BUILDING LAY CISTERCIAN CHARACTER: To hold one’s self aloof from worldly ways.

How do you build character in someone, preferably beginning with me?  In one of my Lectio Divina (Phil 2:5) meditations, I thought of the human character of Christ and how he built it. He had to learn it in the same way we do, with one exception, He was God.  I don’t pretend to know what that means or how he did it. I do know that love for us what the motivation for taking on our human nature. I thought of how God would want to show us how the perfect human should act, one that did not succumb to the temptations of Adam and Eve, one who experienced all the temptations that the world has to offer, just he was without sin. He had all those temptations but chose his true self not his false self. What a great example for us.

St. Benedict sought to have in him the mind of Christ Jesus and to love others as Jesus loved us.  He came up with a Rule, a school of Love or Charity, to teach his monks and nuns how to prefer nothing to the love of Christ. His lesson plan was to do the tools of good works each day and become what you read in Chapter 4, to me the key of his spirituality. Lay Cistercians are not monks or nuns in a monastery, but we have the good fortune to learn from St. Benedict and those who have follow the Cistercian approach to making room for God using silence and solitude, prayer, work in the context of community.  One of these tools is number 20, to hold one’s self aloof from worldly ways.

(20) To hold one’s self aloof from worldly ways.
(21) To prefer nothing to the love of Christ.

Here are some of my reflections, as always, with the disclaimer that I do not represent the Catholic Church, nor any Cistercian perspective not any Lay Cistercian point of view. I am just a broken-down, old temple of the Holy Spirit reflecting on some things in my Lectio Divina.

  • Keeping aloof from worldly ways is to deny oneself and take up your cross daily to follow the will of God.
  • Following the will of God demands energy. I get that energy from prayer, consistent and constant prayer, focused as best I can on preferring nothing to the love of Christ.
  • Preferring nothing to the love of Christ means I must cultivate charisms of humility to be able to listen to what God says to me rather than be seduced into thinking that what I say comes from God.
  • Holding myself aloof means I actually embrace temptations as opportunities to choose God over worldly ways. I get the strength to help me from the Holy Spirit.
  • One of the ways I get the Holy Spirit is to be in the presence of the Blessed Sacrament in Eucharistic adoration.
  • One of the ways I get the Holy Spirit is to be in the presence of other Lay Cistercians and monks at Our Lady of the Holy Spirit Monastery ( at the gathering day each month.
  • One of the ways I get the Holy Spirit is by doing Lectio each day, receiving the Bread of Life each day.
  • One of the ways I get the Holy Spirit is by proclaiming the death and resurrection of Christ in me each time I sit on a park bench in the dead of Winter and wait for the Lord to pass by. It is the waiting that is my prayer.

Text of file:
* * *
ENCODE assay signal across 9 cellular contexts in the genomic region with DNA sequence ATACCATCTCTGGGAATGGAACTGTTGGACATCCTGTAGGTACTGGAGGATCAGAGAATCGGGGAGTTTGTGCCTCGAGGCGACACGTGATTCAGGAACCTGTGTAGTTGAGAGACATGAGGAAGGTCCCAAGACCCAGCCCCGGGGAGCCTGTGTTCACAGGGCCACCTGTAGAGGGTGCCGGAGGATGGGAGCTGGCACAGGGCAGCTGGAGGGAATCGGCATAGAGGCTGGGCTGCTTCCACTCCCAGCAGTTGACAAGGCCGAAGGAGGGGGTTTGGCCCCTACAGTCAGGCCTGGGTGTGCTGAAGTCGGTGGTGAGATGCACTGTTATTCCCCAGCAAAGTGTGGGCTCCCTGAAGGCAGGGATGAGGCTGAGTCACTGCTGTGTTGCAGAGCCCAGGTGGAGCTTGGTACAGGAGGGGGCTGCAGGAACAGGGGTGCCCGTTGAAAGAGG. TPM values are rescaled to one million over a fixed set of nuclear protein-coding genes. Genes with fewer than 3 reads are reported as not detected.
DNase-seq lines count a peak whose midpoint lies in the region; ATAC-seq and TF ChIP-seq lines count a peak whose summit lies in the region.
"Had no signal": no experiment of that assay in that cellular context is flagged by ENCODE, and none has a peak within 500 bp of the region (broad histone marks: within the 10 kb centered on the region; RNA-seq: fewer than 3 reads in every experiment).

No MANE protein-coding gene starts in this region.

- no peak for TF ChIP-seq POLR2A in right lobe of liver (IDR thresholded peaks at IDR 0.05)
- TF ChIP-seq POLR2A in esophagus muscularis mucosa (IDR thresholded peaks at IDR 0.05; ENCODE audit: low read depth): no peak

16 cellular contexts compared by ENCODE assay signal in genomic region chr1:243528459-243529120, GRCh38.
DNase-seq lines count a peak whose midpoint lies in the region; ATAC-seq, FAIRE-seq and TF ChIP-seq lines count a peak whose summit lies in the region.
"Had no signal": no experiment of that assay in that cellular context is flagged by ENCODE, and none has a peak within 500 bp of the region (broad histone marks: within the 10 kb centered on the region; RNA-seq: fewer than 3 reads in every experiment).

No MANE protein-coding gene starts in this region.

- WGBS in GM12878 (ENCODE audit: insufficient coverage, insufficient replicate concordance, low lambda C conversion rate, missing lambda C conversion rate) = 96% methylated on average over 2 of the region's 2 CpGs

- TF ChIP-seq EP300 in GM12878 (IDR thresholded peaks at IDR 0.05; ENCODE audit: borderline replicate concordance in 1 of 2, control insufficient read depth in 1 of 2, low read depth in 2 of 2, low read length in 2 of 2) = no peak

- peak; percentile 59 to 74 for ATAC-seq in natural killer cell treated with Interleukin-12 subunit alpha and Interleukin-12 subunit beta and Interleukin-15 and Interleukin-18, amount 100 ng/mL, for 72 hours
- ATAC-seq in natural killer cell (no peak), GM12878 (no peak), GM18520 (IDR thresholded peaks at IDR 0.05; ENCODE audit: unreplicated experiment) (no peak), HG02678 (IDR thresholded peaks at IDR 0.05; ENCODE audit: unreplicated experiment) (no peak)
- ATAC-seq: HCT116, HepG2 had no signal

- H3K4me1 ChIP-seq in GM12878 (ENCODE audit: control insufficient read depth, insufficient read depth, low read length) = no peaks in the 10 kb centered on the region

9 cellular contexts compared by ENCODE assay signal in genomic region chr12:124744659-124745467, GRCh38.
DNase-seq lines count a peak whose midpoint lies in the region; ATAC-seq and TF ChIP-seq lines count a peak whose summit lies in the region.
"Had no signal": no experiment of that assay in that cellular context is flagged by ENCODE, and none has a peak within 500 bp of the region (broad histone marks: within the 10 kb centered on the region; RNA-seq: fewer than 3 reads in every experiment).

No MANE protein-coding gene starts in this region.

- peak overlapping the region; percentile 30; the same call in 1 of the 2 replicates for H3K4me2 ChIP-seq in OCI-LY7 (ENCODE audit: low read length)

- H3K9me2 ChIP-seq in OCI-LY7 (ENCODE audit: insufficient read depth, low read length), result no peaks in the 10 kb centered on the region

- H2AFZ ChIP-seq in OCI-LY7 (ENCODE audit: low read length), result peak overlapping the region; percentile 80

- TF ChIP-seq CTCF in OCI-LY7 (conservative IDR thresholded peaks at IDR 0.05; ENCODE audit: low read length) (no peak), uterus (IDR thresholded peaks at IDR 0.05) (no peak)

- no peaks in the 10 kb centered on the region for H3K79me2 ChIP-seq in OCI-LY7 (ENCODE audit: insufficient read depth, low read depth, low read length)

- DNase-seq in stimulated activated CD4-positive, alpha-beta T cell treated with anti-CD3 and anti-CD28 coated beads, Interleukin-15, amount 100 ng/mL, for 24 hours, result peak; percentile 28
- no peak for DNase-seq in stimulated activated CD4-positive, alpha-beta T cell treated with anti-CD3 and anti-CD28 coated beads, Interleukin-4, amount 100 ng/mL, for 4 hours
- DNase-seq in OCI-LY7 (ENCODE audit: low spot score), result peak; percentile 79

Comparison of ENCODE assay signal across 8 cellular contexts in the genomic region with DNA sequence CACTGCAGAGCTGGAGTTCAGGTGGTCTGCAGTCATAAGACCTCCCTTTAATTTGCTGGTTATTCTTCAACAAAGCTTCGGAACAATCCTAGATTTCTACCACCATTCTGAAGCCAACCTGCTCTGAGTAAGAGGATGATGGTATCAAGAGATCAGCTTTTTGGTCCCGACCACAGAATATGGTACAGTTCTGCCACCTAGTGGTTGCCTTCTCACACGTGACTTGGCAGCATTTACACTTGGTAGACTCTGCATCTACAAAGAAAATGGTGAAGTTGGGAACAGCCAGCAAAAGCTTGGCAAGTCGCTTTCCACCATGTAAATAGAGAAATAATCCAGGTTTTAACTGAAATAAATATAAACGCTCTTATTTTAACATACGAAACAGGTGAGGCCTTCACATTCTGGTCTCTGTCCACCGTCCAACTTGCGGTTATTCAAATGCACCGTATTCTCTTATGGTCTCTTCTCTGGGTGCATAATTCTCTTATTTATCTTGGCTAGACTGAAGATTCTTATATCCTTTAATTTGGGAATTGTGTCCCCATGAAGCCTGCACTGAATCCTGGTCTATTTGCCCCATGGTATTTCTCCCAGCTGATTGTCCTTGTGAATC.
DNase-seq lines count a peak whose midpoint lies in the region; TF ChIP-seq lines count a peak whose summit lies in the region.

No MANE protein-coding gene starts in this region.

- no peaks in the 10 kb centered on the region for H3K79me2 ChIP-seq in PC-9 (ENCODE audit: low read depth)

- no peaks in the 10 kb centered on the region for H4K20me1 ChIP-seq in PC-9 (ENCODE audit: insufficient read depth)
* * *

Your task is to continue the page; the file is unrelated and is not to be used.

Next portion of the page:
• I know that the world has me trapped in its clutches when I prefer myself to Christ.
  • I know that I am not aloof from the world, when I believe my own delusions that I am the center of the universe, when I think that my body is mine to do with what I want, when all I can think about is power, money, adulation, self-indulgence (Galatians 5) and idolatry.
  • I know that I am not aloof from the world when I don’t want to change from my evil or false self, when I have identified it against Chapter 4 principles of spirituality.
  • I know that I am not aloof from the world when I think the Church is just a building where old people go on Sunday morning to fulfill some strange longing in their hearts put there by their mom and dad.
    • I know that I am not aloof from the world when I take my life and moral principles from movie stars. sports figures, reality show stars, politicians of all types, University Professions who profess nihilism, relativism and secular supremacy over that of God.
  • I try to be aware of all these temptations to be my own god rather than preferring nothing to the love of Christ. The battle is not easy and the Evil One tries to seduce all of us into thinking that there is no Evil, that it is being true to yourself and who you are.

The practices of Lay Cistercian spirituality have helped me to have the strength to see the world for what it is. The Lay Cistercian charisms, enhanced with help from the Cistercian monks and nuns, help me to build up in my a capacity to prefer nothing to the love of Christ. Do I always succeed? No. Do I always choose my true self verses my false self? No, but with this caveat. I am in the race, as St. Paul says, and, with Christ in me, I am beginning to win more than I lose. I count myself lucky just to be aware that I am an adopted son in the grand race for eternal life with Christ Jesus.

Praise be to God the Father and to the Son and to the Holy Spirit, now and forever. The God who is, who was, and who is to come at the end of the ages. Amen and Amen. –Cistercian doxology





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